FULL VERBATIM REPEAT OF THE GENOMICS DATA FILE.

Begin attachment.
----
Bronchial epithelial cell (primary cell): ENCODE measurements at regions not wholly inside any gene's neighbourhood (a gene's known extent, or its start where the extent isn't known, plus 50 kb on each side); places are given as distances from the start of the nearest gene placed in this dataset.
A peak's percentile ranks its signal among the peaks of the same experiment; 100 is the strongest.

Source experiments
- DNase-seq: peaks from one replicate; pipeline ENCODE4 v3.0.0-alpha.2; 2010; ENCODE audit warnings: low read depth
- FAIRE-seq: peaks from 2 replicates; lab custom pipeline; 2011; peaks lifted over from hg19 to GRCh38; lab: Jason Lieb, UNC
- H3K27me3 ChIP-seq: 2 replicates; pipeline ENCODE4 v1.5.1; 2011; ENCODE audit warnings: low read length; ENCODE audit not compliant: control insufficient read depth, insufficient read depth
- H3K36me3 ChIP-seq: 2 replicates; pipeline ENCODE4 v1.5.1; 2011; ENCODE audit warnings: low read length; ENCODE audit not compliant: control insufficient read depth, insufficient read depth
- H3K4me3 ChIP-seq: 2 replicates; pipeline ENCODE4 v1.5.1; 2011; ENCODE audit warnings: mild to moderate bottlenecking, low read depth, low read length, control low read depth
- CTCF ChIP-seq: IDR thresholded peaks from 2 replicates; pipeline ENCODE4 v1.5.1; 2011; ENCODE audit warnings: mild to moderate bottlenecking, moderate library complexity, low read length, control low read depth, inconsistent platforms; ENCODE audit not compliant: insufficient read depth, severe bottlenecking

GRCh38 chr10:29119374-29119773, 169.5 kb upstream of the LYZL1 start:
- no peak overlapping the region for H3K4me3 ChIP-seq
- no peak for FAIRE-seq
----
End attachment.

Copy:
Bronchial epithelial cell (primary cell): ENCODE measurements at regions not wholly inside any gene's neighbourhood (a gene's known extent, or its start where the extent isn't known, plus 50 kb on each side); places are given as distances from the start of the nearest gene placed in this dataset.
A peak's percentile ranks its signal among the peaks of the same experiment; 100 is the strongest.

Source experiments
- DNase-seq: peaks from one replicate; pipeline ENCODE4 v3.0.0-alpha.2; 2010; ENCODE audit warnings: low read depth
- FAIRE-seq: peaks from 2 replicates; lab custom pipeline; 2011; peaks lifted over from hg19 to GRCh38; lab: Jason Lieb, UNC
- H3K27me3 ChIP-seq: 2 replicates; pipeline ENCODE4 v1.5.1; 2011; ENCODE audit warnings: low read length; ENCODE audit not compliant: control insufficient read depth, insufficient read depth
- H3K36me3 ChIP-seq: 2 replicates; pipeline ENCODE4 v1.5.1; 2011; ENCODE audit warnings: low read length; ENCODE audit not compliant: control insufficient read depth, insufficient read depth
- H3K4me3 ChIP-seq: 2 replicates; pipeline ENCODE4 v1.5.1; 2011; ENCODE audit warnings: mild to moderate bottlenecking, low read depth, low read length, control low read depth
- CTCF ChIP-seq: IDR thresholded peaks from 2 replicates; pipeline ENCODE4 v1.5.1; 2011; ENCODE audit warnings: mild to moderate bottlenecking, moderate library complexity, low read length, control low read depth, inconsistent platforms; ENCODE audit not compliant: insufficient read depth, severe bottlenecking

GRCh38 chr10:29119374-29119773, 169.5 kb upstream of the LYZL1 start:
- no peak overlapping the region for H3K4me3 ChIP-seq
- no peak for FAIRE-seq